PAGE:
By Charlotte Thun-Hohenstein
“To ride a motorcycle seriously is to go nowhere fast”—this is counterintuitive, but it’s Gary LaPlante’s philosophy behind ‘trials riding,’ a unique form of motorcycle racing that can reach speeds as low as 5 mph. If that sounds underwhelming for a motorcycle, the activity is acknowledged to be the most difficult variation of motorcycle riding around due to the extreme amount of precision and skill needed by the driver to maneuver the bike without touching their feet to the ground for balance. Add in vertical acceleration up steep rock faces and the sport suddenly becomes more exciting.
At the heart of a trials competition is the obstacle course. Competitors must navigate over and through any number of outdoor hurdles from boulders to forest terrain. In order to achieve this, the bike itself is reduced to its skeletal minimum, stripped to just over two hundred pounds (half the weight of some of its counterparts), and even the seat is removed. A recent Wired article offers a compelling summary of the activity: “either the pinnacle of two-wheeled badassery, or the dangerous product of gearheads with more ambition than brains.”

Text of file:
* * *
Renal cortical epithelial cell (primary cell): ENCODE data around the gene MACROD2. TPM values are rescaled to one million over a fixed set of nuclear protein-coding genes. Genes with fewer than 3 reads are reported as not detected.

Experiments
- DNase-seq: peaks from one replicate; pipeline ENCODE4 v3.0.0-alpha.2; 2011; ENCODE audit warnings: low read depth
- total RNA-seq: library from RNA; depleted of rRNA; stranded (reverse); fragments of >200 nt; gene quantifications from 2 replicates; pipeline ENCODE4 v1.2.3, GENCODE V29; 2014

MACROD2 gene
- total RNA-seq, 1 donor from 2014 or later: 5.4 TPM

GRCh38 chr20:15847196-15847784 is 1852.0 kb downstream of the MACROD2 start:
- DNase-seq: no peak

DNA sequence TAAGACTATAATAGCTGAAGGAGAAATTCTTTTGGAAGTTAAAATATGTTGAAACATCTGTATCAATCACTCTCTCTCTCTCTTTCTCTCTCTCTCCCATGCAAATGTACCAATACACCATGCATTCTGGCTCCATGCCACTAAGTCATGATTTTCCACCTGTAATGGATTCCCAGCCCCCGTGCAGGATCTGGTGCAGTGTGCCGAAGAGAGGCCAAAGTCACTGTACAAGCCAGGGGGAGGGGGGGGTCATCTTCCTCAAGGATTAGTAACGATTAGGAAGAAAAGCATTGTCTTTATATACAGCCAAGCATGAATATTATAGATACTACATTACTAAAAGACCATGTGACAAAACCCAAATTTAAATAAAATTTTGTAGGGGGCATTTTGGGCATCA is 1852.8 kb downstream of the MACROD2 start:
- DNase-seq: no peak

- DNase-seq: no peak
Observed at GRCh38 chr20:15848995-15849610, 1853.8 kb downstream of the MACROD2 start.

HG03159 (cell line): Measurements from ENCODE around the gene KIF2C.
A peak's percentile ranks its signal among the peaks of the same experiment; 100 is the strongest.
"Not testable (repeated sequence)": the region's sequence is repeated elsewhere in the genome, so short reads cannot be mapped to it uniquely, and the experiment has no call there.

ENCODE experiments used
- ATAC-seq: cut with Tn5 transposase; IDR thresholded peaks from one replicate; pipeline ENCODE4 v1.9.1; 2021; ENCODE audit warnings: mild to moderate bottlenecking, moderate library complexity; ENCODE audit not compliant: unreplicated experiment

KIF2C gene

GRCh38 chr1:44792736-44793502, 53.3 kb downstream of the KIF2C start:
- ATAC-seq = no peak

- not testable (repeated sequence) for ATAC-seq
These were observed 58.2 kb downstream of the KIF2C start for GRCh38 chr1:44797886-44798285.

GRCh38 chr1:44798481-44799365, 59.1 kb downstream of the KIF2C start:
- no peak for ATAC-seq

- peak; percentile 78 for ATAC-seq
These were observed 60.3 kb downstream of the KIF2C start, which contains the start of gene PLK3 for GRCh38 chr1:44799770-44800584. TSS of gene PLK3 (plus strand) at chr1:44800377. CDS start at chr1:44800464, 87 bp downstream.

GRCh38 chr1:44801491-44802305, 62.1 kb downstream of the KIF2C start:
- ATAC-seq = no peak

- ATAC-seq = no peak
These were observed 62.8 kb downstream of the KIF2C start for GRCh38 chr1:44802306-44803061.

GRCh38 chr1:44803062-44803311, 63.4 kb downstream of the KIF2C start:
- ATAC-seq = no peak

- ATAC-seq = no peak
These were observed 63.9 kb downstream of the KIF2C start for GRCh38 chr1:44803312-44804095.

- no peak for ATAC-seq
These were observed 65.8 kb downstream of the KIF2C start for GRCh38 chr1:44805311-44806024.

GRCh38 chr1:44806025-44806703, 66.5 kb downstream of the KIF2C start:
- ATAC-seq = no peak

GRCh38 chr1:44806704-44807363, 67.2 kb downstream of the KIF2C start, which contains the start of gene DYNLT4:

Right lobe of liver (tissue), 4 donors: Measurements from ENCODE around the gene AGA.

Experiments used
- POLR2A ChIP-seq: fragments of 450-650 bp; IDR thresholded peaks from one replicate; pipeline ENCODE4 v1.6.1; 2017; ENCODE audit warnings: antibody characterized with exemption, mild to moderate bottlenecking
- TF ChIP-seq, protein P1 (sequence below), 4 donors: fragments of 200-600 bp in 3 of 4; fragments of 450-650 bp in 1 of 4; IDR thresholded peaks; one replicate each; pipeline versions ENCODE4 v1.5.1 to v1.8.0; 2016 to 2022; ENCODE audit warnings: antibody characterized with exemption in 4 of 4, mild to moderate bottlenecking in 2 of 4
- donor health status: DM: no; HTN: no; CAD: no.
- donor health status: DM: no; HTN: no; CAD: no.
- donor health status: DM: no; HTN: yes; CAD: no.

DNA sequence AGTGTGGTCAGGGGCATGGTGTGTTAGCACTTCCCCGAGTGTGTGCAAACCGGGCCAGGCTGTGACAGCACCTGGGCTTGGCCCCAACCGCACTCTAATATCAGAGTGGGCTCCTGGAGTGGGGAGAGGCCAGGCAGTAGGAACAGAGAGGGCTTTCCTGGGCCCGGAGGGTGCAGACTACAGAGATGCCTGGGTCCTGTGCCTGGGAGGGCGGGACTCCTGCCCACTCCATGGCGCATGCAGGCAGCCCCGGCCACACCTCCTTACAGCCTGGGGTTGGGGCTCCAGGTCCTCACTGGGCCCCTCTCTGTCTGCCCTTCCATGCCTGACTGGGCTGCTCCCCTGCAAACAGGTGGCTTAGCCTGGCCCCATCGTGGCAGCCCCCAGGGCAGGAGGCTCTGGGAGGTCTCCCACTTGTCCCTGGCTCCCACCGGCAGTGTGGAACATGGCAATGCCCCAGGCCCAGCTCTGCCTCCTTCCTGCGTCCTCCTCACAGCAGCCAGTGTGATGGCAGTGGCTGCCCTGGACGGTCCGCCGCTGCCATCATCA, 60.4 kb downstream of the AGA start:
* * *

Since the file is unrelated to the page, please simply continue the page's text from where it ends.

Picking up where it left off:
This week BreakThru News spoke with Gary LaPlante, founder of MotoVentures, CA, a company that specializes in dirt (and trials) riding training. Gary views trials riding as an undiscovered secret in the motorcycle world for many, especially in the United States. The sport’s future may even include urban applications: if technology can make bikes quieter and cleaner, trials riding could swap out dirt hills and forests for inner city hurdles.
Host, Writer – Charlotte Thun-Hohenstein
Video Editor – Andy Morell
Script Supervisor – Matthew DeMello
with guest – Gary LaPlante